The Centre for Digital Built Britain, as a partner in the Construction Innovation Hub, has launched a new BIM Interoperability programme to improve data sharing in the construction and infrastructure sectors. Fiona Moore, chair of the BIM Interoperability Expert Group (BIEG), shares the group’s progress to date, and how they will be working in partnership with industry to co-develop solutions
Many in the construction industry will be familiar with Building Information Modelling (BIM). It is a process that describes the ability to author, exchange, assure and subsequently use and reuse trusted information (data) to the benefit of all those involved in an asset’s lifecycle, from inception through to the asset’s disposal or reuse. Over the past decade, the UK has taken a leadership role in the development of standards for BIM, and in adopting the process within public and private organisations.
Our recent consultation and BIEG Report has shown there is further work needed to address interoperability to achieve whole-life benefits of BIM implementation. Interoperability is the ability of two or more systems to exchange information and to use the information that has been exchanged. Interoperability across the lifecycle of an asset is essential to support the support the whole life “golden thread” of asset information, as called for in the Hackitt Review.
Addressing interoperability in BIM
As part of Construction Innovation Hub, we are scoping a programme of work to address the recommendations and enablers identified the BIEG Report. Our initial focus will be on practical BIM implementation and the interoperability challenges faced by those who design, build and operate built assets, the benefits that BIM interoperability will deliver and how improvement can aid construction sector resilience and recovery in light of Covid-19. Although there are longer-term benefits to improving BIM interoperability, not least of which is how it prepares industry by providing the foundations for the National Digital Twin, our immediate focus is on the here and now, by addressing immediate practical challenges.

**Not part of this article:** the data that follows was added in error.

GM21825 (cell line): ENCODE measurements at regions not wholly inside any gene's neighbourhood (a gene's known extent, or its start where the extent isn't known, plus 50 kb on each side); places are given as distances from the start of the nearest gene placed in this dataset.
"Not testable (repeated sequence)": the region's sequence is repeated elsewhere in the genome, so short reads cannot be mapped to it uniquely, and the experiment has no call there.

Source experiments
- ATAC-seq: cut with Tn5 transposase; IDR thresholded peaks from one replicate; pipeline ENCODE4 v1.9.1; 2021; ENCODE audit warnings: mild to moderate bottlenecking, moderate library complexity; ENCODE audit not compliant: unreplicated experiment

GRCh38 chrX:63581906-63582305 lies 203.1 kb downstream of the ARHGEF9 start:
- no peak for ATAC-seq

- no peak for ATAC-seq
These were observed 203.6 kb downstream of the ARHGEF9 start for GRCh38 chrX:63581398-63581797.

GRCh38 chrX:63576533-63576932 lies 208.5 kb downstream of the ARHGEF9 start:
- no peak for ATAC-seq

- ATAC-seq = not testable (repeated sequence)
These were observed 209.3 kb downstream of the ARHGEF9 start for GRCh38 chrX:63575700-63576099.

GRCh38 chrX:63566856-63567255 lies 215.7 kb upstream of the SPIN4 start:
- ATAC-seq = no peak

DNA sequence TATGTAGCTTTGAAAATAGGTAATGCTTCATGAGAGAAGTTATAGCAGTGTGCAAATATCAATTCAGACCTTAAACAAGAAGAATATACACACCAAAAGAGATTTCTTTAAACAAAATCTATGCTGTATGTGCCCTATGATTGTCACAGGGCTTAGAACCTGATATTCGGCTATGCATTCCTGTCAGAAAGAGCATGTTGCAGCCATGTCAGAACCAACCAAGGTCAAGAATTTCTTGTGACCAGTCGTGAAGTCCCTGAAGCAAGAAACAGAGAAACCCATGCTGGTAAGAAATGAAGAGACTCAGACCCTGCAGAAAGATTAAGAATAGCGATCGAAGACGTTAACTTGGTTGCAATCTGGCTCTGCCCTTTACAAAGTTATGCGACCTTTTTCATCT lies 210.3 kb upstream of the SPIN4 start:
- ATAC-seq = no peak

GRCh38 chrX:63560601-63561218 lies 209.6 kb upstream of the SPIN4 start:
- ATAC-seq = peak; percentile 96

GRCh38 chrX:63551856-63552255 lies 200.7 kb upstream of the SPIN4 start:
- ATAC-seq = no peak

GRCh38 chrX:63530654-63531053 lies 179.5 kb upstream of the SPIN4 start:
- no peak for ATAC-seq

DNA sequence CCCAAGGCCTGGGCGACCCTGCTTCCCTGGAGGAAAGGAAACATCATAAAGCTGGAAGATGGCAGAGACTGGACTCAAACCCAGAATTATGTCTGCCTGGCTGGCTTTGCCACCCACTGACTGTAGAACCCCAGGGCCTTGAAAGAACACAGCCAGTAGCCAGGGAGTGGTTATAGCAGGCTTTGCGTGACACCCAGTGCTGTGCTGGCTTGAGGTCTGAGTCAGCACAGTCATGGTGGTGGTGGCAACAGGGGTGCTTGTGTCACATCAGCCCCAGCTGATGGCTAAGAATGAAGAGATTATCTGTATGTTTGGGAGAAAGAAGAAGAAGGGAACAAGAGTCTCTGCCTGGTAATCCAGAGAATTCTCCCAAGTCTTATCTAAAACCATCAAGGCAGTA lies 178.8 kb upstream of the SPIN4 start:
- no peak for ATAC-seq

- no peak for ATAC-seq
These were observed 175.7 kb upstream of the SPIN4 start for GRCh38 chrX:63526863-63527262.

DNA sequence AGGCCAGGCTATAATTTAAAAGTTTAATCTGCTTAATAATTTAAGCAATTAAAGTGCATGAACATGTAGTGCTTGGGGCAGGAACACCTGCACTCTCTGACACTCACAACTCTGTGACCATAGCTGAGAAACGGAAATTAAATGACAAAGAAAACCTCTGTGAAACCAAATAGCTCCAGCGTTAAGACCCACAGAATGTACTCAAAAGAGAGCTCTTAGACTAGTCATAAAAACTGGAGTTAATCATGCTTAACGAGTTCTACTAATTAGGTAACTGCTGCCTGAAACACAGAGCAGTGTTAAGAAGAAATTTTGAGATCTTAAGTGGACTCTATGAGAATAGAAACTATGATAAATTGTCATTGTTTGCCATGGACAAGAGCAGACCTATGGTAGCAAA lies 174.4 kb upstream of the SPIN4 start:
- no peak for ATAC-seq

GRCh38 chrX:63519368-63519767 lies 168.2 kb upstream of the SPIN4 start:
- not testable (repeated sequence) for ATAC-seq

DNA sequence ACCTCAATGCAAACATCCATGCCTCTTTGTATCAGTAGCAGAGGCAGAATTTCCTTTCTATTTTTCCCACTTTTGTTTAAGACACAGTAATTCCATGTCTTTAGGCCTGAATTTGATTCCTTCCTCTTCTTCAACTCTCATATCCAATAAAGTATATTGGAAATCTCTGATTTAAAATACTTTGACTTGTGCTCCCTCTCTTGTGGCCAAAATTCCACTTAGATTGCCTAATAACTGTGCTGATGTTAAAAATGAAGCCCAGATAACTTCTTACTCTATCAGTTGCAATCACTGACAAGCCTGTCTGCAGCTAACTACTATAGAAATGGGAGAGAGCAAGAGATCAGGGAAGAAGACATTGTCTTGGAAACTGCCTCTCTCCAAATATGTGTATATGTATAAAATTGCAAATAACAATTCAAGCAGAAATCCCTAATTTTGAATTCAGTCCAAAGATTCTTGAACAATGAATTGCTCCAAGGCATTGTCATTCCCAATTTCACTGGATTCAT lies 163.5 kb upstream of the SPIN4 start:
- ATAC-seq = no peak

Five initial workstreams have been identified from the enablers contained in the BIEG Report, as follows:
Workstream 1: Classification Schema Alignment.
Workstream 2: IFC & COBie.
Workstream 3: Education and Skills.
Workstream 4: Standards.
Workstream 5: AIM CDE.
In early autumn, we will be announcing our industry partners and workstream leaders. We’re extremely keen to engage with the construction sector on our programme of work, to ensure as open and inclusive a process as possible, so that it benefits the majority.
Working in partnership with government
The BIEG Report also addresses the need for government leadership and promotion to help improve BIM interoperability in the UK. Government has responded by making a clear commitment to address the technical issues associated with BIM Interoperability and by acknowledging that its position on BIM must evolve to better reflect current technology, standards and process development.
The BIM Interoperability Steering Group (BISG) has been set up to provide clear reporting lines in to government. The BISG consists of representatives of the Infrastructure & Projects Authority, the Department for Business, Energy & Industrial Strategy, the Environment Agency, Transport for London and the Construction Leadership Council, and has overseen the development of the BIEG and Interoperability programme since its inception.
To be kept informed of developments within the BIEG Steering Group, or to express your interest to be involved, connect with us at: http://www.cdbb.cam.ac.uk/Contact.
Fiona Moore is an information management consultant to CDBB. She is chair of the Public Sector ISO Transition Working Group (PSITWG) and BIEG chair.
Chair, BIM Interoperability Expert Group
Centre for Digital Built Britain